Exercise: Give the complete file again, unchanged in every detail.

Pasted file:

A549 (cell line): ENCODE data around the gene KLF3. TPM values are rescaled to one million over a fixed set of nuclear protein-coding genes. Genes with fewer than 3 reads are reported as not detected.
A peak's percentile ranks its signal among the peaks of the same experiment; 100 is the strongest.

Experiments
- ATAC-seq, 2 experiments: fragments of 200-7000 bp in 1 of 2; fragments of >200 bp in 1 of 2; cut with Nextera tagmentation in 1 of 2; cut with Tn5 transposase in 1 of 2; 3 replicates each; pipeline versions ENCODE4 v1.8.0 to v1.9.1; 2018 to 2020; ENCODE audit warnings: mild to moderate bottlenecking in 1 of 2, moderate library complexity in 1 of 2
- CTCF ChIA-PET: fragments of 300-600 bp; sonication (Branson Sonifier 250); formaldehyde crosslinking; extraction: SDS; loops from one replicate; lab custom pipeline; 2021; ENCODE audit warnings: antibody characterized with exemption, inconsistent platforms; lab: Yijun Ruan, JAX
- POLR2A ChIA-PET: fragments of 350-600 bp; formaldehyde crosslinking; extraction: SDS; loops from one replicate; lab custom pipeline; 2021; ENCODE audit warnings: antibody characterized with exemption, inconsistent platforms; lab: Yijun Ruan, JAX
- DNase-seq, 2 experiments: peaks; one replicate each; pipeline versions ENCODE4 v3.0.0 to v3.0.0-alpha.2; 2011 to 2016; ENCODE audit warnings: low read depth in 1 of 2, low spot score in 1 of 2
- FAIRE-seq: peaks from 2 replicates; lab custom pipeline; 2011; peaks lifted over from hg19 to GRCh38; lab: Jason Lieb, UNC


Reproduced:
A549 (cell line): ENCODE data around the gene KLF3. TPM values are rescaled to one million over a fixed set of nuclear protein-coding genes. Genes with fewer than 3 reads are reported as not detected.
A peak's percentile ranks its signal among the peaks of the same experiment; 100 is the strongest.

Experiments
- ATAC-seq, 2 experiments: fragments of 200-7000 bp in 1 of 2; fragments of >200 bp in 1 of 2; cut with Nextera tagmentation in 1 of 2; cut with Tn5 transposase in 1 of 2; 3 replicates each; pipeline versions ENCODE4 v1.8.0 to v1.9.1; 2018 to 2020; ENCODE audit warnings: mild to moderate bottlenecking in 1 of 2, moderate library complexity in 1 of 2
- CTCF ChIA-PET: fragments of 300-600 bp; sonication (Branson Sonifier 250); formaldehyde crosslinking; extraction: SDS; loops from one replicate; lab custom pipeline; 2021; ENCODE audit warnings: antibody characterized with exemption, inconsistent platforms; lab: Yijun Ruan, JAX
- POLR2A ChIA-PET: fragments of 350-600 bp; formaldehyde crosslinking; extraction: SDS; loops from one replicate; lab custom pipeline; 2021; ENCODE audit warnings: antibody characterized with exemption, inconsistent platforms; lab: Yijun Ruan, JAX
- DNase-seq, 2 experiments: peaks; one replicate each; pipeline versions ENCODE4 v3.0.0 to v3.0.0-alpha.2; 2011 to 2016; ENCODE audit warnings: low read depth in 1 of 2, low spot score in 1 of 2
- FAIRE-seq: peaks from 2 replicates; lab custom pipeline; 2011; peaks lifted over from hg19 to GRCh38; lab: Jason Lieb, UNC